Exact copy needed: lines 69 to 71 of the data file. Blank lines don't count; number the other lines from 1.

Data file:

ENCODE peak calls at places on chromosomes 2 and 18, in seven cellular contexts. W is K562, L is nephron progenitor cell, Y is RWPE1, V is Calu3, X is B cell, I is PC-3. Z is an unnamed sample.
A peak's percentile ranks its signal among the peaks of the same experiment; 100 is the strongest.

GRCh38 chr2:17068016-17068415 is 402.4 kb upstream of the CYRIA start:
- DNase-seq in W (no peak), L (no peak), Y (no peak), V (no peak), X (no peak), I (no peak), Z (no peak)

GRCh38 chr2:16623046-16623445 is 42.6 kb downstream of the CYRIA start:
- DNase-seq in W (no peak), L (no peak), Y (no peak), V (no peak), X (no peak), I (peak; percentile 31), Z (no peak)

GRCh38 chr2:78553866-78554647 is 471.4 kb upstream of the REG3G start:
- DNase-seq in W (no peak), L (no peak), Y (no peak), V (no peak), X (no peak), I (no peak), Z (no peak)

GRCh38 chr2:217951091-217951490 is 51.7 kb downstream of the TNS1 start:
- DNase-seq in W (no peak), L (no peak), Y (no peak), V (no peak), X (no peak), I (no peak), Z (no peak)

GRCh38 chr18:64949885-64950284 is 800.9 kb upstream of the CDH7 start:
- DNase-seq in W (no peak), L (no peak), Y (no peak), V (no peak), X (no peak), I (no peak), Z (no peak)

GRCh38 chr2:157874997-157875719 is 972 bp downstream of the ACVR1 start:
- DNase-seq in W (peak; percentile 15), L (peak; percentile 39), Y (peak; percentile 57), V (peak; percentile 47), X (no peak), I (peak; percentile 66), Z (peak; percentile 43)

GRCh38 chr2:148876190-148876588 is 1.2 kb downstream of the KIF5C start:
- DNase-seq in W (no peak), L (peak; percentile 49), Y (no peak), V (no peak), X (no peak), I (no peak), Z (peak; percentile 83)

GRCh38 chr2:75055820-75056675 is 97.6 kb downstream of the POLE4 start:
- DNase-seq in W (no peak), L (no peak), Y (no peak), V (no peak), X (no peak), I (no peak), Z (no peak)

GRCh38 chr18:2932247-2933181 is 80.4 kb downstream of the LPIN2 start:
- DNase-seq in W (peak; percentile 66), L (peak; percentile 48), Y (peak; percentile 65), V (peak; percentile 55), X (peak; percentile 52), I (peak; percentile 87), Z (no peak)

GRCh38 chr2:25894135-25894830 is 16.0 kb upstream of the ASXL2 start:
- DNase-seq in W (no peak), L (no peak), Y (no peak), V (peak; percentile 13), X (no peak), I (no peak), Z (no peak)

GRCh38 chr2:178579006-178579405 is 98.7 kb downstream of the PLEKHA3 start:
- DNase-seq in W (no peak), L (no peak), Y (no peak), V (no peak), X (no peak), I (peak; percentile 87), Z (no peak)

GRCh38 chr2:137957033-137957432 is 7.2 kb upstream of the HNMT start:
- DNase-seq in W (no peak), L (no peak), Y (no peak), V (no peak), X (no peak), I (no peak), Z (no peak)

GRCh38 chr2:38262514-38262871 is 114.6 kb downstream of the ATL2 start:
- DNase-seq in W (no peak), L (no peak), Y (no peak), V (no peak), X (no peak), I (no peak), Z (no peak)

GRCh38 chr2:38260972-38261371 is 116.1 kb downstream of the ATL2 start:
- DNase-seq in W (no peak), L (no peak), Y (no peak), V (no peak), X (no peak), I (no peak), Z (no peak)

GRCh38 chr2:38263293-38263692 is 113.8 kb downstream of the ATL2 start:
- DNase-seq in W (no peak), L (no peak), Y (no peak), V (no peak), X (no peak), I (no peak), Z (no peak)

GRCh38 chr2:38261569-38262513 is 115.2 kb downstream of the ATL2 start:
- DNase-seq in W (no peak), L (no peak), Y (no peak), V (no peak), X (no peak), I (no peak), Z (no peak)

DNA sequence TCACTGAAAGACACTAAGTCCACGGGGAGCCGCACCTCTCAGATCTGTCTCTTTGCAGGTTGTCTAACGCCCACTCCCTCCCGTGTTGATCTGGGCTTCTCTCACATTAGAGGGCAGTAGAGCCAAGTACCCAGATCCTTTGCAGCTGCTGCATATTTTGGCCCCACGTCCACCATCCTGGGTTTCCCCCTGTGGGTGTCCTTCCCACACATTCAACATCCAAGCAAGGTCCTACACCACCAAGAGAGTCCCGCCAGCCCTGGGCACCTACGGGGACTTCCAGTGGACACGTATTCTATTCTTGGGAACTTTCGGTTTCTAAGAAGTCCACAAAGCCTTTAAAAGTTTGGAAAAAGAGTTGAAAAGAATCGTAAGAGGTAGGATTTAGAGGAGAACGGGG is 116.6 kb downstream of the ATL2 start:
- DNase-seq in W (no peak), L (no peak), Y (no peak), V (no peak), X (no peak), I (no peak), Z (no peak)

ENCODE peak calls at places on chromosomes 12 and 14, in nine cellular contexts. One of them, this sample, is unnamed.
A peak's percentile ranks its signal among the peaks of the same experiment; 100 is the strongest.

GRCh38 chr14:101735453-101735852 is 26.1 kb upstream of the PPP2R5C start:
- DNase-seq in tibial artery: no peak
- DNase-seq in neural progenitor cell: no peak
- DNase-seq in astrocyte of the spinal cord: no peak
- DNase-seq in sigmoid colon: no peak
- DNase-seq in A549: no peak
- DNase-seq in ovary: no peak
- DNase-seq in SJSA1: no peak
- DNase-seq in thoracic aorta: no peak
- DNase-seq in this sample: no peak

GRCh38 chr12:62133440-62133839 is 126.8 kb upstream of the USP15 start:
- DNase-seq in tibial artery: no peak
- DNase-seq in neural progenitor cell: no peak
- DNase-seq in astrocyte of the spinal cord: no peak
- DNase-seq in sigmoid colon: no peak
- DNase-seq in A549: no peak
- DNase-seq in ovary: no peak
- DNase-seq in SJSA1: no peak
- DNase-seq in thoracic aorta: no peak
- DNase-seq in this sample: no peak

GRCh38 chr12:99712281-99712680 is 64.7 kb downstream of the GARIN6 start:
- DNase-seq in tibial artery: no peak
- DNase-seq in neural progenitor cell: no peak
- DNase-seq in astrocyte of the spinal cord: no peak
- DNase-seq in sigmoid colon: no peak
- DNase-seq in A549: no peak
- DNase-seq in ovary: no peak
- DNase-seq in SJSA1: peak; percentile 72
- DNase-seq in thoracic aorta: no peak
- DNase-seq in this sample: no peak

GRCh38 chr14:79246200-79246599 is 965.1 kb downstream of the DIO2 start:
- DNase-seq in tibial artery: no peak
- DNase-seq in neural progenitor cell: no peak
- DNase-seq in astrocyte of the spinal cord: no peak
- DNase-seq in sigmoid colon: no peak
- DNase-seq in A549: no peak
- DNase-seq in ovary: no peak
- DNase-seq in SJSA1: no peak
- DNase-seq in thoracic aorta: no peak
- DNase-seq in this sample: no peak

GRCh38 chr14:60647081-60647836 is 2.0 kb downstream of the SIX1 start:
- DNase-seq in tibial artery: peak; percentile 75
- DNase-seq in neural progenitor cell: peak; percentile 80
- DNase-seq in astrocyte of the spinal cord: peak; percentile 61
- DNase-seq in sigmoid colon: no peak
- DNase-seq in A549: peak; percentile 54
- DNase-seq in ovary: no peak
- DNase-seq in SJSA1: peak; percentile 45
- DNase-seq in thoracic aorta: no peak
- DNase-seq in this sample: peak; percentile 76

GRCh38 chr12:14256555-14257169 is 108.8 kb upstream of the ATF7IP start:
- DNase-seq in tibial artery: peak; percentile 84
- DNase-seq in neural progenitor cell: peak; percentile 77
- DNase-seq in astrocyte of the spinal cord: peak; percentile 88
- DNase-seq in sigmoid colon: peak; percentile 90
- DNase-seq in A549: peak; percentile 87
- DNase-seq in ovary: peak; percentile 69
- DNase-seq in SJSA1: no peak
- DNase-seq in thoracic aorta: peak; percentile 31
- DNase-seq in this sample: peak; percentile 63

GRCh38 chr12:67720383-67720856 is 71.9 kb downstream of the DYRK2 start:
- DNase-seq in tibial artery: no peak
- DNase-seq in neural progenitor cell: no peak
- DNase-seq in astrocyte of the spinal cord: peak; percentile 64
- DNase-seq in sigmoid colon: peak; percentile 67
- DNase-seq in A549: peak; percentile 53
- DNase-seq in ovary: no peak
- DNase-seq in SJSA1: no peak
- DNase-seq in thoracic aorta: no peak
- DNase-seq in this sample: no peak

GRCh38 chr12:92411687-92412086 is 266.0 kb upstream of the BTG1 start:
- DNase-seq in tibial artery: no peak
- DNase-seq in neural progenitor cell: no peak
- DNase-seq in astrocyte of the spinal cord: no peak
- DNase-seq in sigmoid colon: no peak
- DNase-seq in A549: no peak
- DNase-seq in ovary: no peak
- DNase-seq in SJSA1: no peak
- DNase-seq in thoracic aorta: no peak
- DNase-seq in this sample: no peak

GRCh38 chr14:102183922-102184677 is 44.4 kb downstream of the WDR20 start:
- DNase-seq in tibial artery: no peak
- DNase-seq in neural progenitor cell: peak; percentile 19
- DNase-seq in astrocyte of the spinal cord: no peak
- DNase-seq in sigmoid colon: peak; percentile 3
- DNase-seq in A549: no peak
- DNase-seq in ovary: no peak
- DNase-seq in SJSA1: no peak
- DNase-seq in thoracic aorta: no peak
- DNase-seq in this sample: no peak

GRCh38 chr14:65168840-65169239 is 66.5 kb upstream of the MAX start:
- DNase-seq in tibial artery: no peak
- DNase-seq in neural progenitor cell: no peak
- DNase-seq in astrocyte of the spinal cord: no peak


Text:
GRCh38 chr14:79246200-79246599 is 965.1 kb downstream of the DIO2 start:
- DNase-seq in tibial artery: no peak
- DNase-seq in neural progenitor cell: no peak